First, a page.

Martha Perch and Others v Attorney General of Trinidad and Tobago

JurisdictionUK Non-devolved
JudgeLord Bingham of Cornhill
Judgment Date20 February 2003
Neutral Citation[2003] UKPC 17
CourtPrivy Council
Docket NumberAppeal No. 57 of 2001
Date20 February 2003
(1) Martha Perch
(2) Ingrid Dennie
(3) Jennifer Commissiong
The Attorney General of Trinidad and Tobago

[2003] UKPC 17

Present at the hearing:-

Lord Bingham of Cornhill

Lord Steyn

Lord Hutton

Lord Millett

Lord Walker of Gestingthorpe

Appeal No. 57 of 2001

Privy Council

[Delivered by Lord Bingham of Cornhill]


In the course of hearings before Gregory Smith J at first instance and the Court of Appeal (de la Bastide CJ, Warner and Nelson JJA) and before the Board, the issues in this litigation have been progressively refined and simplified. The crucial question which now arises is whether persons employed in the Trinidad and Tobago Postal Corporation, a body established by the Trinidad and Tobago Postal Corporation Act 1999 and known as "Trinidad and Tobago Post", are to be regarded as in "the service of the Government of Trinidad and Tobago in a civil capacity" within the meaning of those words in section 3(1) of the 1976 Constitution of the Republic of Trinidad and Tobago. On the answer to that question depends the constitutionality of the 1999 Act, or some sections of it, which the appellants challenge.


In Trinidad and Tobago, as in many other countries, the Post Office was historically treated as a department of government and its employees as public servants. Thus in the Post Office Act 1938 (Chap. 47: 01) it was provided in section 41(1):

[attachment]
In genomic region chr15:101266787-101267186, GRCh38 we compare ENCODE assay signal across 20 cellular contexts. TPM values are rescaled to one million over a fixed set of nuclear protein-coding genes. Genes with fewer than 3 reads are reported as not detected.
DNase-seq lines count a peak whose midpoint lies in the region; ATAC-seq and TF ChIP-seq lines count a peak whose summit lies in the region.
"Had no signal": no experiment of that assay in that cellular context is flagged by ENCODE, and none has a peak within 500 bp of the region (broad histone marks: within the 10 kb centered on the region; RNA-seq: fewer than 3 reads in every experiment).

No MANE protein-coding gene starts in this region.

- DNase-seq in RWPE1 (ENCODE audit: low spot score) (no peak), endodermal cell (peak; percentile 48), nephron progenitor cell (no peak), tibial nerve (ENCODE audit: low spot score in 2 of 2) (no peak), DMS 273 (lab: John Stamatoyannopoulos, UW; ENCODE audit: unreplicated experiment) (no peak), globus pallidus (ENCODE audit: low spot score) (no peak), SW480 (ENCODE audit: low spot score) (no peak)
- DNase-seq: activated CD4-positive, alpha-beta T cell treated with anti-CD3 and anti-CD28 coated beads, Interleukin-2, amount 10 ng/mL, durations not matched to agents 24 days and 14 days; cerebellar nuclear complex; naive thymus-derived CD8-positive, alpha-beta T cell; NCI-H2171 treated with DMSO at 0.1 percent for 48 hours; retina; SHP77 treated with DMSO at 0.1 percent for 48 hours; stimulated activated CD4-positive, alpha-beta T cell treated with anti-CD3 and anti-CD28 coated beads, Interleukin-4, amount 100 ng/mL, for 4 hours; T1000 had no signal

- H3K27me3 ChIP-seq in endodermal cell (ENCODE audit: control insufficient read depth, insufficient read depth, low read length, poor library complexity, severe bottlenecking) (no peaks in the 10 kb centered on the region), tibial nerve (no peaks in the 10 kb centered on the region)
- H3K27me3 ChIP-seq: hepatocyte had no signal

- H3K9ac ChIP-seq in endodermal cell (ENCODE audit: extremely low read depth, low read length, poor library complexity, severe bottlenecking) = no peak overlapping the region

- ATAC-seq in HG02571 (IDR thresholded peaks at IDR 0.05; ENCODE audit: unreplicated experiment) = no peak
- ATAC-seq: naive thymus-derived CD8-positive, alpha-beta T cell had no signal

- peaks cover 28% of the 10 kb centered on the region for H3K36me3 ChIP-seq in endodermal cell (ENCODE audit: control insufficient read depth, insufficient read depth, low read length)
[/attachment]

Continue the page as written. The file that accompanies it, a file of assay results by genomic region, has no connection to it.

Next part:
"There shall be in the public service a Postmaster General for Trinidad and Tobago and such number of Postmasters and subordinate officers as may be necessary for the purposes of this Act."

It is unnecessary to elaborate this point, which is not controversial. Thus it is plain that recognised grades of postal workers were entitled to the protection afforded to public officers by the 1962 Constitution: see Trinidad and Tobago (Constitution) Order in Council 1962 ( SI 1962/1875), Second Schedule, sections 92, 93, 105(1).


The Civil Service Act 1965 (Chap 23: 01) regulated the Civil Service, of which recognised grades of postal workers were part by virtue of section 3(1), the First Schedule to the Act as originally enacted and later Classification Orders. In Regulations made under the Act there was scheduled a list of civil service offices distributed between different classes, including the various grades of postal workers. Section 12 of the Act specified the various modes by which a civil servant might leave the Civil Service which included

"(a) on dismissal or removal in consequence of disciplinary proceedings;

(b) on compulsory retirement;

(c) on voluntary retirement;

(e) on resignation;

(g) on the abolition of office;

(h) in the case of a civil servant on probation, on the termination of appointment; …"


Closer attention must be paid to the 1976 Constitution, for it is this which the 1999 Act is said to violate. This Constitution was scheduled to the Constitution of the Republic of Trinidad and Tobago Act 1976. Section 2 of the Constitution provides that it should be the supreme law and that any other law inconsistent with it should be void to the extent of such inconsistency. Section 3(1) lays down a number of definitions, of which the most important for present purposes are these:

"'public office' means an office of emolument in the public service;

'public officer' means the holder of any public office and includes any person appointed to act in any such office;

'public service' means … the service of the Government of Trinidad and Tobago in a civil capacity."

Attention was drawn in argument to subsections (4) and (5) of section 3, to which the definition of "public service" is expressly subject, but these contribute little to the present problem. More germane is subsection (6):

"References in this Constitution to the power to remove a public officer from his office shall be construed as including references to any power conferred by any law to require or permit that officer to retire from the public service."